But now the coronavirus pandemic has revealed that it was here all along, right under our noses. It is not an electronic gizmo, a lucky oil strike or a scientific breakthrough. In my opinion it is simply this: a sense of proportion.
By most metrics, Latvia's handling of the COVID-19 crisis has been a comparative success - with heavy emphasis on 'comparative', because we are after all talking about disease and death on a global scale.
The Twitter account of statistician Jānis Hermanis is an excellent source of data on the coronavirus outbreak in the Baltic states. All three countries appear to have shallower curves than many larger and richer countries when it comes to COVID-19 cases and deaths. Estonia and Lithuania both had serious, concentrated outbreaks early on, which they appear to have effectively dealt with. Latvia was spared even that. Good luck should not be discounted as a factor.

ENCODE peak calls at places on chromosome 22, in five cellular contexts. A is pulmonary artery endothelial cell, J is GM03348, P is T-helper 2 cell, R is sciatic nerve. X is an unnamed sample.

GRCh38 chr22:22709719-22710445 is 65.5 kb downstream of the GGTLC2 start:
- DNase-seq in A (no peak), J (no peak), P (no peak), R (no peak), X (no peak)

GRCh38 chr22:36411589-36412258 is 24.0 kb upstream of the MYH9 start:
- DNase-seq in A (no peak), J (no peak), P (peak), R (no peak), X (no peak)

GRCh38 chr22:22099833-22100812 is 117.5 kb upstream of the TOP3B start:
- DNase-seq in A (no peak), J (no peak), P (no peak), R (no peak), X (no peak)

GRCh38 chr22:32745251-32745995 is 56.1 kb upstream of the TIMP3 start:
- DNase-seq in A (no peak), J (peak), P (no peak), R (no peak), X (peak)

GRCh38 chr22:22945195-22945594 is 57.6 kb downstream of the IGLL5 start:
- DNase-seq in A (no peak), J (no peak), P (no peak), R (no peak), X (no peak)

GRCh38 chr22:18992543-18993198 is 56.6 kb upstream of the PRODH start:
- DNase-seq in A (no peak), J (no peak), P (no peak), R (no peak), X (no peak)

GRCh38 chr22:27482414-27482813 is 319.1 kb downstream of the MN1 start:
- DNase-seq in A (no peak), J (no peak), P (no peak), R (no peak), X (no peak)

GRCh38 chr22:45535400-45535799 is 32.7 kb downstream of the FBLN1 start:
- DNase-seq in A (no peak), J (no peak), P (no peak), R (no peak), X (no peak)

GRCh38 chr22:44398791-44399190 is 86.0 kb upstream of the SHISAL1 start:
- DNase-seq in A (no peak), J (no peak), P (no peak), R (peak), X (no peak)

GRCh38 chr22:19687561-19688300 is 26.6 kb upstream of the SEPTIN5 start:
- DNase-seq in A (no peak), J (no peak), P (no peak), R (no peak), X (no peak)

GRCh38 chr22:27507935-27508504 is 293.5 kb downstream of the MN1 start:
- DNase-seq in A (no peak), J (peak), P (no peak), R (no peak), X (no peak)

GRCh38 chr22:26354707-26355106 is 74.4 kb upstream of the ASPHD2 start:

Reģistrēto COVID-19 gadījumu kopējais skaits un testēšanas apjoms Baltijas valstīs 🇪🇪🇱🇻🇱🇹 līdz 6.maija rītam pic.twitter.com/Mnd8Sau1KG— Jānis Hermanis (@J_Hermanis) May 6, 2020
Reģistrēto COVID-19 gadījumu skaits Baltijas valstīs 🇪🇪🇱🇻🇱🇹 pēdējo 14 dienu laikā. pic.twitter.com/EFkdisvkQF— Jānis Hermanis (@J_Hermanis) May 6, 2020
Latvia's first coronavirus death was recorded on April 3, two weeks after the state of emergency was declared on March 13. As of May 8, the death toll stands at 18, and the total number of cases is still below 1,000.
The panic-buying at the start of the crisis was modest, amounting to little more than a weekend in which everyone bought a maxi pack of toilet rolls and a kilo of buckwheat. With these to hand, Latvians were content to await the Four Horsemen with equanimity.